Lebanon is facing a series of simultaneous financial, economic, and political shocks. The country stands at a critical juncture, as hundreds of thousands of Lebanese have fallen under the poverty line in recent months. The protest movement that began in October 2019, following the previous government’s decision to raise taxes, is regaining momentum in spite of the lockdown from the coronavirus pandemic. The Carnegie Middle East Center will offer analyses of the multiple crises afflicting Lebanon, explaining their causes, characteristics, consequences, and potential solutions.
In an interview, Mohanad Hage Ali discusses foreign intervention to resolve the Lebanese crisis, and its repercussions.
Maha Yahya describes the reaction of the Lebanese people after the Beirut explosion.
The blasts that ripped through Beirut’s historic port could hardly have come at a worse time, as the city struggles with the coronavirus pandemic and an economic crisis. As the smoke clears, the catastrophe has laid bare festering structural weaknesses that are damaging Lebanon’s plural society.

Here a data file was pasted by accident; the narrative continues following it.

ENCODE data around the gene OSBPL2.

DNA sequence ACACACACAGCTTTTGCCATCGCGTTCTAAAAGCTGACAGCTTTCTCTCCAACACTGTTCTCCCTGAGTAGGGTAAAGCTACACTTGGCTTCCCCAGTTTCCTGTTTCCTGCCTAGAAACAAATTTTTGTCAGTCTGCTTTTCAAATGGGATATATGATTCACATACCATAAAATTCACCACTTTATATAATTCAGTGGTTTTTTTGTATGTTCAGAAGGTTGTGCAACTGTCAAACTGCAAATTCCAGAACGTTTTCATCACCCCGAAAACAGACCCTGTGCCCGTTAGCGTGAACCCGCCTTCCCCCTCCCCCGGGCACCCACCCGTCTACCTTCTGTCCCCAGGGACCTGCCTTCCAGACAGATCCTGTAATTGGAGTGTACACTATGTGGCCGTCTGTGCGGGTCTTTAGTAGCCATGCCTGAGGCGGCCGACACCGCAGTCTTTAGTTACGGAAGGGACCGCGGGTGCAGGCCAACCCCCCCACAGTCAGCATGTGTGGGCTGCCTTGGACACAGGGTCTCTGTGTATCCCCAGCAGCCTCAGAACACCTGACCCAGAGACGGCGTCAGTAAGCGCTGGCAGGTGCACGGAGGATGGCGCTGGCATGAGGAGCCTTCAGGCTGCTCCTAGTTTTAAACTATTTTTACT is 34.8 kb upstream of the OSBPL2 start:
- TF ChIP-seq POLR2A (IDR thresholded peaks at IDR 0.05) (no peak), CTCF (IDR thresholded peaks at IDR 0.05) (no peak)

Maha Yahya unpacks how the explosion in Beirut could add suffering to the already dire political, economic and health situation in Lebanon.
In an interview, Saad Andary discusses Lebanon’s economic crisis and criticizes the government’s plans for addressing it.
Today, four of the five pillars that had sustained Lebanon are collapsing, creating fears for the future.
In an interview, Dan Azzi discusses the many facets of Lebanon’s financial crisis.
Establishing a credible National Wealth Fund would help to alleviate the country’s multiple crises.
In an interview, Mike Azar discusses Lebanon’s ongoing difficulties in reaching a consensus on a financial revival plan.
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